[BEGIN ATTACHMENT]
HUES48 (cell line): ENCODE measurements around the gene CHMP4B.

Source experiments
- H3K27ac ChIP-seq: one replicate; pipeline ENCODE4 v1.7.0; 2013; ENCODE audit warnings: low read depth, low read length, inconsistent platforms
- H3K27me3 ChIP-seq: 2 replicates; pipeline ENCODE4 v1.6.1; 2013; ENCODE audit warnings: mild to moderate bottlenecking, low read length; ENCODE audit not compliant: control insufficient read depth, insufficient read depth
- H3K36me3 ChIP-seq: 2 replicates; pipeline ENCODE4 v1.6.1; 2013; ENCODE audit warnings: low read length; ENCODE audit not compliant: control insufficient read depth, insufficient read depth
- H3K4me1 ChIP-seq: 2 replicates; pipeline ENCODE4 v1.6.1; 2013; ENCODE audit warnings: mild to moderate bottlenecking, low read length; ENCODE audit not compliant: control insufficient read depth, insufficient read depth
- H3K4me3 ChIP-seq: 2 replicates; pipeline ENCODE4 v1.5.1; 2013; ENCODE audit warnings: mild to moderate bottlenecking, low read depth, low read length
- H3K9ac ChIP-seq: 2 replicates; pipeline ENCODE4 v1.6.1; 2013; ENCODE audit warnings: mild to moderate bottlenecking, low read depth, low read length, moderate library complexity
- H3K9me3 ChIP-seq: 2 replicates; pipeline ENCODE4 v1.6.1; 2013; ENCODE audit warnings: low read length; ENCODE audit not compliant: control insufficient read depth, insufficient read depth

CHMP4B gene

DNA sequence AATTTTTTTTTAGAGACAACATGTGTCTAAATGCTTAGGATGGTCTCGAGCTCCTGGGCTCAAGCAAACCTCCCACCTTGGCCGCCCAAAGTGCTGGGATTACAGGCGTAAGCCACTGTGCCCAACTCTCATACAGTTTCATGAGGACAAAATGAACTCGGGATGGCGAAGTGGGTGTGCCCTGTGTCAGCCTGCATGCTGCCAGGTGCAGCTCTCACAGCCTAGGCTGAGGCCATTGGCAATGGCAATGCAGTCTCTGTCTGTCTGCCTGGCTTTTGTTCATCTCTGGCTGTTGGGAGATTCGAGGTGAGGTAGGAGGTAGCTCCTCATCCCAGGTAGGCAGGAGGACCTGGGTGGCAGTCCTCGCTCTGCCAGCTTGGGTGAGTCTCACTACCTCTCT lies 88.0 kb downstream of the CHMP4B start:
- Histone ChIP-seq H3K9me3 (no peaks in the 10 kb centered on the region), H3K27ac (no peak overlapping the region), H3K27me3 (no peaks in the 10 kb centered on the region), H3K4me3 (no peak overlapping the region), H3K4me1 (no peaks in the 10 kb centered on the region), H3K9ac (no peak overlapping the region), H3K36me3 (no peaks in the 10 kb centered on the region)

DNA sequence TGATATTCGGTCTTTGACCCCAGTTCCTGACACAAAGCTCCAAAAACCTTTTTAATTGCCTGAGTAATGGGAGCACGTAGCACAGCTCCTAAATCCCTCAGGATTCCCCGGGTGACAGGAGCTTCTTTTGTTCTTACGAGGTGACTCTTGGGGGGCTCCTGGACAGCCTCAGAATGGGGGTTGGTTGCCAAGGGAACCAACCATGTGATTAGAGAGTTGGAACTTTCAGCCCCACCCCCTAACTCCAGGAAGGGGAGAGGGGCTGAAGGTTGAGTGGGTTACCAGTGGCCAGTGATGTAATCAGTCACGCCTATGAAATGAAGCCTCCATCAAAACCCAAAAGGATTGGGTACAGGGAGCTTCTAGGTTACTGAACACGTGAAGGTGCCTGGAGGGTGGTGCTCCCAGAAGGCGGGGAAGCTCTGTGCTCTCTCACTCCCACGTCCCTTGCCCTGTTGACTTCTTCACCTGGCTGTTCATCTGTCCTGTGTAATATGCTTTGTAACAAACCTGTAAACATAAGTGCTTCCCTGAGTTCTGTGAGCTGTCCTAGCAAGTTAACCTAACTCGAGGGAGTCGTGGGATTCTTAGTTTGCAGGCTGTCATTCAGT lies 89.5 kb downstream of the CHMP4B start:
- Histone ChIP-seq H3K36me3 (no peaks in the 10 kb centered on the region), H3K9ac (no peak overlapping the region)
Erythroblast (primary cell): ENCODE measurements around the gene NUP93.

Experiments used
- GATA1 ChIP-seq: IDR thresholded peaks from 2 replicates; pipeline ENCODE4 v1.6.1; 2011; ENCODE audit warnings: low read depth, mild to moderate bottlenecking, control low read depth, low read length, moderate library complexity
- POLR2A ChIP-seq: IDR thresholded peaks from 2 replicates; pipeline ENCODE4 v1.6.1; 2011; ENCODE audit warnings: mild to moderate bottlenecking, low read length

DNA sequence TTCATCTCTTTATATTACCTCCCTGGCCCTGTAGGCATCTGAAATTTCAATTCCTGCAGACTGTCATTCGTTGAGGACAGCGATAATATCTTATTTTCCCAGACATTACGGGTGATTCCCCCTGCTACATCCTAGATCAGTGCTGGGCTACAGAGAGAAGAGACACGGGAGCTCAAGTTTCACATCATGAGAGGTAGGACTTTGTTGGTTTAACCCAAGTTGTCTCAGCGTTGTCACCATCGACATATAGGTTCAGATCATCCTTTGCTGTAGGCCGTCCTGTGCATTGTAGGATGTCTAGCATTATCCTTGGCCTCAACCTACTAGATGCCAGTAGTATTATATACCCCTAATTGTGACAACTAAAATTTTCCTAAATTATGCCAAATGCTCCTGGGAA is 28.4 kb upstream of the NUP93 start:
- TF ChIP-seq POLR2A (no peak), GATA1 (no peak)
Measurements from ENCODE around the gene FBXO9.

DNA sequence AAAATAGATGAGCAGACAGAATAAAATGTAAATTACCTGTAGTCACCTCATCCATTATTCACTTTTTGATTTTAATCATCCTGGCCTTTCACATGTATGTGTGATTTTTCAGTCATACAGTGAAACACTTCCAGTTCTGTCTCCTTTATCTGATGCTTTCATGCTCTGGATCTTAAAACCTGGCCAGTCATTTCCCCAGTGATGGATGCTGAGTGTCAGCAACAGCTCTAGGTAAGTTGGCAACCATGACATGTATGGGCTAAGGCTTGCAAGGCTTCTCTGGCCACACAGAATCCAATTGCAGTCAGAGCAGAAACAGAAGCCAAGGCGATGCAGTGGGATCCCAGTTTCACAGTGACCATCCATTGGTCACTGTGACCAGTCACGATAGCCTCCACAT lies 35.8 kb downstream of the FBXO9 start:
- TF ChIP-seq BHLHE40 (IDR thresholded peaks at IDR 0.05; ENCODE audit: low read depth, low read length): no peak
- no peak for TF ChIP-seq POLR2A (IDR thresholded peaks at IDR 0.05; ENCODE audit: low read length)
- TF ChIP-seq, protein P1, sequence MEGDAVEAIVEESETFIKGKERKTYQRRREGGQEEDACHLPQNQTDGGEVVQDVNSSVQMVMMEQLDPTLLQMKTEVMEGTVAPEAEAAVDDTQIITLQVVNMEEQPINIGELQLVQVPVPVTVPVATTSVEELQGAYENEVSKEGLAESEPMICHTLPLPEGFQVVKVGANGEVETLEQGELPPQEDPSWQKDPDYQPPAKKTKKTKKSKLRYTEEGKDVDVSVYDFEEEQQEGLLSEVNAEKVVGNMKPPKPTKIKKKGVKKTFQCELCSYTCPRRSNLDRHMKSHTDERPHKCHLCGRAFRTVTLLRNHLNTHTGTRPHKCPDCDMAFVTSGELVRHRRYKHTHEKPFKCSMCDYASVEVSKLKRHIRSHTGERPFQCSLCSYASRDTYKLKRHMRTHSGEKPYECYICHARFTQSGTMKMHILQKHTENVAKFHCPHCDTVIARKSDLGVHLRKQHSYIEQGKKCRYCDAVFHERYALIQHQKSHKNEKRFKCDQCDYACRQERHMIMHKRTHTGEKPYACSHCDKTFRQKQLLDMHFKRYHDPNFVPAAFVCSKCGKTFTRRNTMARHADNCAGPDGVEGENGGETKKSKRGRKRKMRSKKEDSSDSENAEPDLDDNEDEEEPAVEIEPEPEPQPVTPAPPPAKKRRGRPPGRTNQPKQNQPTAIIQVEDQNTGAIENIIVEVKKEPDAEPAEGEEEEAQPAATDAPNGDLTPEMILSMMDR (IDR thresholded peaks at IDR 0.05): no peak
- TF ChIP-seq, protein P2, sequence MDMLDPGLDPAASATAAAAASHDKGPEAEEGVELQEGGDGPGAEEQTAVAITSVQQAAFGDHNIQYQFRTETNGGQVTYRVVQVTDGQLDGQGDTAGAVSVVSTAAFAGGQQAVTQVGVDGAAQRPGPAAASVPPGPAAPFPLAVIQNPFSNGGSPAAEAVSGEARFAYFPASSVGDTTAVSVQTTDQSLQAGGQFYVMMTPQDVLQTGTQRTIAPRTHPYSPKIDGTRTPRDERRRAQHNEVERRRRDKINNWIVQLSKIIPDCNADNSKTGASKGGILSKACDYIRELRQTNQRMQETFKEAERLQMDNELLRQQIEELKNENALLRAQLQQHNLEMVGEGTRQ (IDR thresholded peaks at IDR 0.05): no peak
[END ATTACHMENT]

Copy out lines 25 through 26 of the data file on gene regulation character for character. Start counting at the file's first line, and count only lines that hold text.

- TF ChIP-seq, protein P1, sequence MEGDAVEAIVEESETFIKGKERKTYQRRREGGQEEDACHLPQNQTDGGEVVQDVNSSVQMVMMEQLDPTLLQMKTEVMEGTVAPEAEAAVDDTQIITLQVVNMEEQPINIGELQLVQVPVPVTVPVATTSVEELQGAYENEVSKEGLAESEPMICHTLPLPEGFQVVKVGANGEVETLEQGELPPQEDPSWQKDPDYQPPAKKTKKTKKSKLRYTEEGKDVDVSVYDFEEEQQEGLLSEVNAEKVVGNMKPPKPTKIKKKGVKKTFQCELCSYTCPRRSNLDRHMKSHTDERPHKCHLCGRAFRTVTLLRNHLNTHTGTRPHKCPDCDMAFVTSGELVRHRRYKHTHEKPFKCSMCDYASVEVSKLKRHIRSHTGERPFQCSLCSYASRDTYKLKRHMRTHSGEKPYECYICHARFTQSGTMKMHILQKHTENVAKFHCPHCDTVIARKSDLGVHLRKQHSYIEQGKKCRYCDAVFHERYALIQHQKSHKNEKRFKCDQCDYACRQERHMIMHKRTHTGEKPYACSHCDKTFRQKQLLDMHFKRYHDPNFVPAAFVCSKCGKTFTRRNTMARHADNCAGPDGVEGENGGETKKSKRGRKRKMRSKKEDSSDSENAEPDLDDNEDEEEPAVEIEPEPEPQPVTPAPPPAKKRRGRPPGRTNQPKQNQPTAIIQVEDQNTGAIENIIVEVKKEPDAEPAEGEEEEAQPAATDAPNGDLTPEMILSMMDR (IDR thresholded peaks at IDR 0.05): no peak
- TF ChIP-seq, protein P2, sequence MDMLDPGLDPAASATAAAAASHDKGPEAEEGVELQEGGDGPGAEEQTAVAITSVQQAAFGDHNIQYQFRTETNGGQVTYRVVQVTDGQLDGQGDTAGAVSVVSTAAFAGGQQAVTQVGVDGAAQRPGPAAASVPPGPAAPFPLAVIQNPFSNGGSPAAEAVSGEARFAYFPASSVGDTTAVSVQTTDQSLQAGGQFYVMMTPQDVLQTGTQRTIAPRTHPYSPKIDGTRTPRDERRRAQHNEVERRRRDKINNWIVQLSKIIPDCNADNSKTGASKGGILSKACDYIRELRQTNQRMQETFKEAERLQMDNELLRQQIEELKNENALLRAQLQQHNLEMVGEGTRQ (IDR thresholded peaks at IDR 0.05): no peak